Many customers ask why there is no expiration date on the canned salmon and canned tuna they ordered from Alaska Gold Seafood.
We have a wise and witty customer who asked this question and we gave him our standard response that when stored in a cool, dark pantry you can enjoy that canned salmon or canned tuna many years, even decades from date of purchase. This customer called back a few weeks later and said, “You were wrong. This canned tuna did not last very long at our house. We need to order more!” And it’s true—you can rest assured knowing that our canned salmon and canned tuna is of exceptional quality, and you’ll want to be ordering more.
We do not put on an expiration date because kept in a cool, dark pantry, our canned salmon and canned tuna will be good for years. It will be ready when you are to be enjoyed when you’re out and about or just want a simple meal at home without having to cook.
We do have a code on the bottom of the can that indicate date that it was canned and the boat it was caught on, but it’s a code for our use.
Another commonly asked question about our canned tuna and canned salmon is if it’s packed in oil or water. Neither! Please note that our canned seafood items are hand-packed in their own juices and oils with absolutely no additional oil or water. There is no reason to add oil or water—there are plenty of natural heart-healthy oils in the tuna and salmon themselves. If you want extra oil, add your own olive oil when you’re ready to make a dish with the canned seafood.
A good rule of thumb for canned seafood, such as canned salmon or canned tuna, is that it can be safely kept in a cool dark pantry for 5 years. But really, as long as the seal remains unbroken, a tin can last nearly indefinitely. We recommend avoiding exposure to extreme temperature fluctuations, so kept indoors in a pantry is best. Please do not leave somewhere like an unheated garage or a storage shed. We highly recommend bringing our canned salmon and canned tuna on day hikes and overnight outdoor campouts! Once a can is opened, transfer any uneaten canned goods into an airtight container (to prevent them from drying out too much) and you should be able to keep them in the fridge for 3 days or so.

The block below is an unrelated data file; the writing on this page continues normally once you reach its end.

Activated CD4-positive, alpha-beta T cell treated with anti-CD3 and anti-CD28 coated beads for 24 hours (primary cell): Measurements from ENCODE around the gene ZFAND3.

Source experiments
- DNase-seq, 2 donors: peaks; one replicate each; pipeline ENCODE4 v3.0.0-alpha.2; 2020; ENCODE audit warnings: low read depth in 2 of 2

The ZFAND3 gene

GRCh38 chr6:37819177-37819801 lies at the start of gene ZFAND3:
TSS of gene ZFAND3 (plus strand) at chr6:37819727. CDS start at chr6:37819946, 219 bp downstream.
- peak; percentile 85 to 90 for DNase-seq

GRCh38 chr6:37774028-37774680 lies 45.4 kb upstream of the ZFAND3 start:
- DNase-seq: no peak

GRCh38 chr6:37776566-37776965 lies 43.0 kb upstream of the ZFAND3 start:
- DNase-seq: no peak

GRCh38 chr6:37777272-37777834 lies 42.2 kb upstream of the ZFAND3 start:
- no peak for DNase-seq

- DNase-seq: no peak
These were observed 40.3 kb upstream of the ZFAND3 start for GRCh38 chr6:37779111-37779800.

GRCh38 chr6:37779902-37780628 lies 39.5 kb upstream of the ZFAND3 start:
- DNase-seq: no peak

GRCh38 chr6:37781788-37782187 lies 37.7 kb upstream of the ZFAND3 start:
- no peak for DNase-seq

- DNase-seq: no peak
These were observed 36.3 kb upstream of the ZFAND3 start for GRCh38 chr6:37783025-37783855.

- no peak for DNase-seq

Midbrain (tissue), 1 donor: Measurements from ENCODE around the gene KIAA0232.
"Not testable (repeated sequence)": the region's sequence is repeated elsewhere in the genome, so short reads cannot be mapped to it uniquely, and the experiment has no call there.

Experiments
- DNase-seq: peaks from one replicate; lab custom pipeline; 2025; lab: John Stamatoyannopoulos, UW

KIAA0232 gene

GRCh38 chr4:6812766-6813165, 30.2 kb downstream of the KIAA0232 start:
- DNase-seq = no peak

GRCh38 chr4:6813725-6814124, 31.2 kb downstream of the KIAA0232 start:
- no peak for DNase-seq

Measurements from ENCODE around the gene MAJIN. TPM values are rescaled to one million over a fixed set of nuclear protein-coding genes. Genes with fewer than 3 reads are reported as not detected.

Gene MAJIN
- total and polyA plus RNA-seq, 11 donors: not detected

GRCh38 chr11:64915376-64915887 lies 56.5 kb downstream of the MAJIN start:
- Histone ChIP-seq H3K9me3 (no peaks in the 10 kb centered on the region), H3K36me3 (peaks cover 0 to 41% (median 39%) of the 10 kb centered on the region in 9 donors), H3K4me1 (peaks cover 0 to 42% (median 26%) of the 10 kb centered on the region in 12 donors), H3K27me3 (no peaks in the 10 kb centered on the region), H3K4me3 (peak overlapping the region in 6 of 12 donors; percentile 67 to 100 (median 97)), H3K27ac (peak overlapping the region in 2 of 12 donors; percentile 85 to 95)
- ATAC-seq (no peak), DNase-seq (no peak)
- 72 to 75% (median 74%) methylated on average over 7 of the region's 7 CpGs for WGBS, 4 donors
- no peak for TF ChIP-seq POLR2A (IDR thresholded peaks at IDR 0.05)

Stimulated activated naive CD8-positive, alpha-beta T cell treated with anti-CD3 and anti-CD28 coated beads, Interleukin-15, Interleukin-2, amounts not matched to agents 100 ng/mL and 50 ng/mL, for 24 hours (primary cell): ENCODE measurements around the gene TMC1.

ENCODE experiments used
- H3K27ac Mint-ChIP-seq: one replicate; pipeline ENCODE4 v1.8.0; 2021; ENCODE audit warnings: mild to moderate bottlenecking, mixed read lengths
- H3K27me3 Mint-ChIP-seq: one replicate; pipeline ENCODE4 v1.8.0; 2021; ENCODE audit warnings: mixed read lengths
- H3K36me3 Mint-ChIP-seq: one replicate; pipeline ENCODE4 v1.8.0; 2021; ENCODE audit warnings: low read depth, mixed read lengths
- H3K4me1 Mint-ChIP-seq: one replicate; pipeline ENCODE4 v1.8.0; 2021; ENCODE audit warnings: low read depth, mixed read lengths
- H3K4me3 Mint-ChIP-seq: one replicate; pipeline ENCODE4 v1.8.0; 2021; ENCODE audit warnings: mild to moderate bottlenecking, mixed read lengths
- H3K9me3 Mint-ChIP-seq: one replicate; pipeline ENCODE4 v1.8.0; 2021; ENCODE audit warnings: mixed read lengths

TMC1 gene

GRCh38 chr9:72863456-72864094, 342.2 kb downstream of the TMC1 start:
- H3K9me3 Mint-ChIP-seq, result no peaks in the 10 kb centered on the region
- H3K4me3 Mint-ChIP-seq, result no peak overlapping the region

Our friend The Sardinfluencer has a few pearls of wisdom for storing canned seafood:
“Like many foods, the expiration date is more of a suggestion than a hard and fast rule, but when it comes to canned foods in particular.” In a somewhat fishy tale, Harrison at The Sardinfluencer recounts that “in 1856 the Steamboat Arabia sank while sailing up the Missouri River, carrying foodstuffs for 16 towns. Settling beneath the silty bottom, the ship (and its many cases of preserved foods) remained untouched until it was raised from the mud in 1987. Incredibly, when tested, the 132-year-old jars of pickles, meats, and fruits showed zero signs of microbial life.”
It's also true that fanatics of canned items and even food producers themselves are intentionally aging tins, and after many years, their contents can take on richer, more complex flavors and textures. Like wine, the flavor of canned seafood can get more complex and interesting.
In addition to storing in a cool, dark place, one other suggestion is to make sure that before cracking, make sure there is no outward air pressure inside. if the lid is "bubbled" up and can be pressed down, avoid eating.
Expiration Date on Frozen Seafood
Another note is that we do not put expiration dates on our frozen seafood because putting an expiration date on frozen seafood is rather arbitrary. This answers the question: When is the best season to eat Alaska seafood? Other factors having a much greater impact on quality and food safety than how long seafood has been frozen for are: How was the fish handled on the fishermen’s boat? Did they clean it well before storage, removing viscera and blood? How quickly was the fish put on ice or blast frozen? Were the processors cutting the fish using good manufacturing practices? How thick is the material used to vacuum seal the fish? Was a good vacuum seal achieved? All of these factors are much more important to the quality and safety of a fish than how long it has been frozen for. In your home freezer, you will not want to store the fish for much longer than 6 months. We recommend 3 months unless you are using a deep freeze set at its coldest setting and you’re not opening the door too often. We use commercial freezers and keep our fish at ultra-cold temperatures until we ship with dry ice. When we export to some countries, by law we have to put on an expiration date. In the European Union, for example, this expiration date is 2 years from date of catch. But why put an expiration date on something that will make some people throw out a perfectly good piece of seafood. You can rest assured that as long as the vacuum seal is intact that your Alaska Gold Seafood will be of great quality in your freezer for a good 3 to 6 months if not more.